Philadelphia 18, Atlanta 5 – MLB – Recap – Phillies at Braves – 09/09/2003

I’d hoped we’d seen the last of this kind of loss this year, but no luck. Shane Reynolds was involved, of course. Reynolds gave up three in the first and four in the second, leaving with only four batters retired. Trey Hodges came on to give up a grand slam. Jason Marquis pitched two innings and give up three runs. Jung Bong pitched three and gave up five runs, including another slam. Kent Mercker pitched an inning, and the worst news of the night was a perfect inning by Boom-Boom Hernandez, showing that pretty much anybody can get outs when they’re down 13 runs.

Pretty much everybody played for the Braves. DeRosa, Lopez, and Julio all had homers. It was Javy’s 38th of the season, after which the Personal Catcher came on to give him a break. DeRosa had two other hits.

The Marlins won to keep pace with the Phillies. Tonight, Horacio Ramirez faces Brave-killer Vicente Padilla. For Horacio, it’s a good chance to solidify his fourth starter credentials.

13 thoughts on “Philadelphia 18, Atlanta 5”

  1. And let the next round of “The Phillies are really just as good as the Braves, just look at the Pythagorian records!” posts begin…

  2. Hey Mac, is it just me or have less people been writing feedback on your articles lately? I’ve noticed this drop in the last few weeks. Are we all losing interest in the rest of the season? Come on guys. Keep writing! This discussion forums rock. You can’t slack

  3. I think you’re right, MS. Just one of those things, mostly. I’m thinking one thing I might do is start an open discussion about the postseason roster, see if that get things stirred up.

  4. I think part of the reason must be that the Braves have kinda been dragging their feet toward the ‘finish line’ of clinching the division. Here goes:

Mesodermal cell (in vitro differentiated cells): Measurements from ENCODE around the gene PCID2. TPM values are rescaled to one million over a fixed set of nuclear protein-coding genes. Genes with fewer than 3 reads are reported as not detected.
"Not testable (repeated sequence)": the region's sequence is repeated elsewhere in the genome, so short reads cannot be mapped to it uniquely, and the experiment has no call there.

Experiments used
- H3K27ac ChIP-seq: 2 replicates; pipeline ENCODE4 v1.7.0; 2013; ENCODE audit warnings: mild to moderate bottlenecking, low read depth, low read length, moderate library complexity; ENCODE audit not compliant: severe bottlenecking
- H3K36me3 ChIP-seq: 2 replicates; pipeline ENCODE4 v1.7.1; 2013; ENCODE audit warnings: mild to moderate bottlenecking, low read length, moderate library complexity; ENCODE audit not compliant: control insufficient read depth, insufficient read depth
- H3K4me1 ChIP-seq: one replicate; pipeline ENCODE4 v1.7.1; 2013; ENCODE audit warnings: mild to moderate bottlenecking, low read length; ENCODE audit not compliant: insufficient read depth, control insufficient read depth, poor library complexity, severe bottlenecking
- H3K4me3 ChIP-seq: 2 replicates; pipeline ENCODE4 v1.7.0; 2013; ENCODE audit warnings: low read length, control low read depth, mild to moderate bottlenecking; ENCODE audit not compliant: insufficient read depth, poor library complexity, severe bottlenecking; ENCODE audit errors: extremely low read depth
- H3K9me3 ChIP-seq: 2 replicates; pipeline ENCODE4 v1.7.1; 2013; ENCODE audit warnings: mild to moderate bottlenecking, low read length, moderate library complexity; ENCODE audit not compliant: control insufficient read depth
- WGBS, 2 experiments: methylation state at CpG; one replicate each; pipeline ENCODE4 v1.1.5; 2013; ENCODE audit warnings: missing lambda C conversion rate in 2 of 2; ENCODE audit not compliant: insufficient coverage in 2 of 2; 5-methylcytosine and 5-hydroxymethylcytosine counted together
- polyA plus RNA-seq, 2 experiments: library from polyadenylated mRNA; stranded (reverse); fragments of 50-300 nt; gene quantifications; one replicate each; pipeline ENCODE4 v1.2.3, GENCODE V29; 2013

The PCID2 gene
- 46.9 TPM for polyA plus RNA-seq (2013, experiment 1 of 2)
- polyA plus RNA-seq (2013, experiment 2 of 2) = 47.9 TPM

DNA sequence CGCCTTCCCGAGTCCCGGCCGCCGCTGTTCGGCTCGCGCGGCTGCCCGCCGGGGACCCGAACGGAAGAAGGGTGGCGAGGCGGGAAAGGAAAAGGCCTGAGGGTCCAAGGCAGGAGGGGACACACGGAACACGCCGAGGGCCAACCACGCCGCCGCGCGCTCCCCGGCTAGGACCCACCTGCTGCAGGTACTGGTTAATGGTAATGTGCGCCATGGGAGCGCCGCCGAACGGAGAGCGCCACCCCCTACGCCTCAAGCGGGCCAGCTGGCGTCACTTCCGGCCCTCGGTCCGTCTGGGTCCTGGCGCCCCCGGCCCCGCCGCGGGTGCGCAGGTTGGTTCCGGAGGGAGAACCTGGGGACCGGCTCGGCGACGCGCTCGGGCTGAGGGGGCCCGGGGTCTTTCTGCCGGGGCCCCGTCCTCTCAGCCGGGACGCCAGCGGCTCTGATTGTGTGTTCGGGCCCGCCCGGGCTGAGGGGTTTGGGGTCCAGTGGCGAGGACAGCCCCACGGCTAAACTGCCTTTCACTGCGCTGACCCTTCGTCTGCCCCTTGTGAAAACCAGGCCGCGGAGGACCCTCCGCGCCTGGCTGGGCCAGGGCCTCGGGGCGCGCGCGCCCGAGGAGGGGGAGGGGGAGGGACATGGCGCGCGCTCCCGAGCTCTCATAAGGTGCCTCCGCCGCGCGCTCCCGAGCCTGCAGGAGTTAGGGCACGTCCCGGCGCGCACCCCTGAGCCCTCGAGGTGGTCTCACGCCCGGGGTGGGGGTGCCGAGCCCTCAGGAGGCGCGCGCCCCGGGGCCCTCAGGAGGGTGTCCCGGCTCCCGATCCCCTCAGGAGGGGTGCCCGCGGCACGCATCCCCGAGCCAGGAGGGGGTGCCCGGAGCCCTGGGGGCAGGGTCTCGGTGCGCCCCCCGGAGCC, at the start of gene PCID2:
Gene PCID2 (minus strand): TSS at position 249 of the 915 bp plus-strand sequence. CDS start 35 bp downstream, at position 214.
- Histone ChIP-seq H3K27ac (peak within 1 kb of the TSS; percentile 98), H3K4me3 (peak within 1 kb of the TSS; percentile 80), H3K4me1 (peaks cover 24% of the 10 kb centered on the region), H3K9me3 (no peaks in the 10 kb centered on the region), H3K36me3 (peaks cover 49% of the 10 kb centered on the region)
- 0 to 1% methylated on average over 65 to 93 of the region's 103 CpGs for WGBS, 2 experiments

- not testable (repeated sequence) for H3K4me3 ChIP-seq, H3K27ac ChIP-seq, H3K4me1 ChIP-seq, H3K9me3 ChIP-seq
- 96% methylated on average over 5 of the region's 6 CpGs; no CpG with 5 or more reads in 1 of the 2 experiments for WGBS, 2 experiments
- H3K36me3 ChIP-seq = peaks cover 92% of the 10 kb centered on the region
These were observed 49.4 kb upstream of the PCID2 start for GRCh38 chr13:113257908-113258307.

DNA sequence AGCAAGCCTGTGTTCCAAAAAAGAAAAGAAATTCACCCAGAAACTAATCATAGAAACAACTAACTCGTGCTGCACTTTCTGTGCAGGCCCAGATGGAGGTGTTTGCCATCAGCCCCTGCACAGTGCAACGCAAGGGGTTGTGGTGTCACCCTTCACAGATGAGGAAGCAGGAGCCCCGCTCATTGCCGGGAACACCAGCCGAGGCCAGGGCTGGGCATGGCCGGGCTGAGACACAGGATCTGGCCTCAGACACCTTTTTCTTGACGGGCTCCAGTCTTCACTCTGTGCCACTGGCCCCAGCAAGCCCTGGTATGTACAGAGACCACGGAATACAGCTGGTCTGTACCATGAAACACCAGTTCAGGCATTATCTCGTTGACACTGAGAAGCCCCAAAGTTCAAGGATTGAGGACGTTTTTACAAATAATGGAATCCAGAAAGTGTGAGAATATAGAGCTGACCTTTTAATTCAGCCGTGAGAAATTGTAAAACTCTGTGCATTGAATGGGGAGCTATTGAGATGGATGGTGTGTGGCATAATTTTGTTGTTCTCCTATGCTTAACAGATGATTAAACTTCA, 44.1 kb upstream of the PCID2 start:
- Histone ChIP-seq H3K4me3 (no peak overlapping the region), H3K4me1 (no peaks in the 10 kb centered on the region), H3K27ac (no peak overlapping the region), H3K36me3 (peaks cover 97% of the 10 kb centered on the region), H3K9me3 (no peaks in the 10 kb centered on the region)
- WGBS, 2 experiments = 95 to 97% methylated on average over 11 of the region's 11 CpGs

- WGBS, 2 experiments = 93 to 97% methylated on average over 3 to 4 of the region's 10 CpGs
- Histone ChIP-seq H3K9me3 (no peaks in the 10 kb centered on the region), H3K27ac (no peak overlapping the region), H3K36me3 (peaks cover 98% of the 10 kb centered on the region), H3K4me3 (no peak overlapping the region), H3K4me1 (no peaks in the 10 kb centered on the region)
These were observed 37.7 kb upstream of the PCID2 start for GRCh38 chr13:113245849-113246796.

So for some of the more sabermetrically inclined here, I would love to hear some thoughts / read some posts about the pythagorean concept. Apparently this is sort of an accepted thing — I am assuming Bill James did a bunch of counting up runs and found that it roughly plays out over a season that a team’s runs and runs against will predict wins and losses.

    Yet this year’s Braves are screwing the formula. Some like Neyer use the fact that the Braves have had a lot of runs scored against them to in essence say that they are a ‘worse’ team than their record shows. Yet it is only one game. If the Braves win the next two games 1-0 and 2-1, they will have been handily outscored overall in the four game series, yet win it with a .750 winning percentage. Which is more important?

    It makes sense, that if you score more runs than your opponents, you will win. But doesn’t what the Braves are doing this year make sense too? I mean, looking at a season from a strictly R and RA standpoint takes a lot of the drama and intricacy out of it. Doesn’t it make sense that a team would make a stronger effort to avoid outs and scratch out runs in a 1-0 game than they would in an 13-2 game?

    Once a game gets out of hand like that, the eight more runs scored don’t really make a difference. But as Robert points out, they could be used by Pythagorean subscribers to argue that the Phillies are a better ‘team’ than the Braves.

    Thoughts, rationalizations?

  5. Good post Troy. Many sabermetric princples rely on the position that players don’t play to the score, or if they do, it doesn’t have much impact on the stats. In my opinion, this is position is bunk. Players clearly play to the score, managers manage to the score, and umpires umpire to the score. We have seen it over and over again with the Braves this season.

    Pythagoris relies on the theory that all runs are created equally – with both teams maximizing their effort. Teams like the Braves who would rather go home early than turn a 4-2 lead into a 7-2 lead, and who throw in the towel when they fall way behind, are not going to be modeled well by Pythagoris. If their Pythagorian record is close, it’s (invoking the A-bomb of sabermetric weapons) luck.

    So that’s my take. Inferring much of anything from a pythagorian-real world gap is reaching at best. I would offer that if your team wins a bunch of close ones and gets ahead of it’s pythagorian record, it could be luck, or it could be that you have a good bullpen, or a smart manager, or a deep bench. Saying it’s all luck and that the pythagorian record is the true measure of a team’s quality is taking the easy way out. Much like TINSTAAPP, it keeps folks from actually trying to find out the real reasons things happen and writes everything off to luck.

  6. Robert,

    Agreed on those points. People tend to read in too much to the Pythag. records. The only statement, I believe, is that if you add up RA and RS in such and such a way, viola, the result closely mimics the actual won-lost record. It, (like most of the Bill James stuff from early on) seems to be an empirical fact. It just happens.